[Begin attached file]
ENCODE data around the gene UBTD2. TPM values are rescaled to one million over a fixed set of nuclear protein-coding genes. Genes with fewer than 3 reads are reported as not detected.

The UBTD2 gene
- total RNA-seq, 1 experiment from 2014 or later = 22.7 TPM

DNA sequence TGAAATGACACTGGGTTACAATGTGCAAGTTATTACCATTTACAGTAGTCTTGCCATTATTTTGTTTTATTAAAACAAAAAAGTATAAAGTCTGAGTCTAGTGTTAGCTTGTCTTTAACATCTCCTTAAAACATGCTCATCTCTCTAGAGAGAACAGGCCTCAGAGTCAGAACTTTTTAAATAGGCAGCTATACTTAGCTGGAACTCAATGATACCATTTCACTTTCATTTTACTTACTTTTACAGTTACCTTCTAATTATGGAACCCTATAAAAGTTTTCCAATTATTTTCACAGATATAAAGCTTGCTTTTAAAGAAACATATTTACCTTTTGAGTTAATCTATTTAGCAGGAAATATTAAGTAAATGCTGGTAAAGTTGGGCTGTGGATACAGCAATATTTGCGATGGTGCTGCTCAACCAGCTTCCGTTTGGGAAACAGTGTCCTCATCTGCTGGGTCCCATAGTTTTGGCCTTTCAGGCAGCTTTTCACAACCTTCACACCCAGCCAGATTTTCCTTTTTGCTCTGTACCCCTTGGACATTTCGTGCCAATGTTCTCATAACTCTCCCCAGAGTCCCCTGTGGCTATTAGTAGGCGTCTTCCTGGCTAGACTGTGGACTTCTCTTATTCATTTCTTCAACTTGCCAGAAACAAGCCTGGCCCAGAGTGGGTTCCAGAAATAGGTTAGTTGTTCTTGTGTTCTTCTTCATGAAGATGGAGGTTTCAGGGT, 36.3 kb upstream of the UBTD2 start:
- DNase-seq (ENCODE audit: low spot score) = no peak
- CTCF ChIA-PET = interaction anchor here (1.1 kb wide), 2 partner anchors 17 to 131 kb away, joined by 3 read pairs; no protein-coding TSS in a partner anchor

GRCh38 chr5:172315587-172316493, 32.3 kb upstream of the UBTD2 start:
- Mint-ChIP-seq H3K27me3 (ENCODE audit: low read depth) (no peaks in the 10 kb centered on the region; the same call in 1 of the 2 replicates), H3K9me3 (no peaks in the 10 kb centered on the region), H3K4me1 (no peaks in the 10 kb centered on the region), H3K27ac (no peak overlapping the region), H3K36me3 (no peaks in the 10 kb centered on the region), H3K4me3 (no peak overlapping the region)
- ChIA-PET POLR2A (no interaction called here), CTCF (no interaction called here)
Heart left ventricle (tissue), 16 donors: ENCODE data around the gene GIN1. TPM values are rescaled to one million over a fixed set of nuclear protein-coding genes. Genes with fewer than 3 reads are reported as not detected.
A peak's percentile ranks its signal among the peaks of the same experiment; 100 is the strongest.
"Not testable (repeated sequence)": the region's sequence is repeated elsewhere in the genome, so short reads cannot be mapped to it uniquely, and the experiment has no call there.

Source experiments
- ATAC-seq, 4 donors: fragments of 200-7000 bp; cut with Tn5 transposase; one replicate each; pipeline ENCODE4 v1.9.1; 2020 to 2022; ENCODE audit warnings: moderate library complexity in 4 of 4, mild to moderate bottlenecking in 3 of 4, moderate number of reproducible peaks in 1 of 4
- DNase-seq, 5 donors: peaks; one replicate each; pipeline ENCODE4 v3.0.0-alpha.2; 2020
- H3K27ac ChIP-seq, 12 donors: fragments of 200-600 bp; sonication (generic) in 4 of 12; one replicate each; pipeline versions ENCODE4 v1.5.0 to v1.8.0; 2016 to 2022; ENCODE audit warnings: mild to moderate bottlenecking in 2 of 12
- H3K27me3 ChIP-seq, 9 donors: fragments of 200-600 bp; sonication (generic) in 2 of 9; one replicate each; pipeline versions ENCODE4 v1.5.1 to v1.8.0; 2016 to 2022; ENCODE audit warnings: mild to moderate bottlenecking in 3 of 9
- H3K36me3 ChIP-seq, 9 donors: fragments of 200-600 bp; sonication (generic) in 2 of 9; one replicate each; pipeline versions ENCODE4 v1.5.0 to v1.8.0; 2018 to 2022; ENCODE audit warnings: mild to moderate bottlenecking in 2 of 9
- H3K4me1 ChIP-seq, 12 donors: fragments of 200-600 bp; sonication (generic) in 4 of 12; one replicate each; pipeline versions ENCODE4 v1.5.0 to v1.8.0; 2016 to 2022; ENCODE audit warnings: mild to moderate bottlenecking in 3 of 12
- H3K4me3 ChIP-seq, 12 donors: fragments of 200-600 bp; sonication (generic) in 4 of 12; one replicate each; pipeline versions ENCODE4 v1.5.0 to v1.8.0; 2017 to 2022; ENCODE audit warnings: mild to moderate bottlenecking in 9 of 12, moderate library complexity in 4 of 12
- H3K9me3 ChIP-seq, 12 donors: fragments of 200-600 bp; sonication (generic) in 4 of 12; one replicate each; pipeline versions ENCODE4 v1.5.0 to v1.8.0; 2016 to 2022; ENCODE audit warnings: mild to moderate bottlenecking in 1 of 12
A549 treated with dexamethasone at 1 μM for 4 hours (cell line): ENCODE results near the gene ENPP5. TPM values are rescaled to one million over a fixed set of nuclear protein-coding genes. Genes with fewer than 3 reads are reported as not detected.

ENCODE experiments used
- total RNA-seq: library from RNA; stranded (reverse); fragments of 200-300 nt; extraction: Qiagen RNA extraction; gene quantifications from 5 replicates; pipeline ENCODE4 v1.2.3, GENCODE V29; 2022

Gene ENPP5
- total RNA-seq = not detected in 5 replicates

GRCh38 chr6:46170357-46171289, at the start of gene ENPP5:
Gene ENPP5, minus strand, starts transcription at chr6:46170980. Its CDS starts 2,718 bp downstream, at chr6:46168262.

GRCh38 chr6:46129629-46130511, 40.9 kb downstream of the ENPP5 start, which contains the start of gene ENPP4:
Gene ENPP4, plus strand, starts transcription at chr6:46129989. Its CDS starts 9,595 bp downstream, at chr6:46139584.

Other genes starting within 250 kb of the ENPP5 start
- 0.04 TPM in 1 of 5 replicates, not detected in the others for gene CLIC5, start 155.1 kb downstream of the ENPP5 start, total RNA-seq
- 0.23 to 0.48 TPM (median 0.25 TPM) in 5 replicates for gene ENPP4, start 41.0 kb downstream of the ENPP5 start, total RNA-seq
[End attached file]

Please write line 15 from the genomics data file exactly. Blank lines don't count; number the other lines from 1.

- DNase-seq, 5 donors: peaks; one replicate each; pipeline ENCODE4 v3.0.0-alpha.2; 2020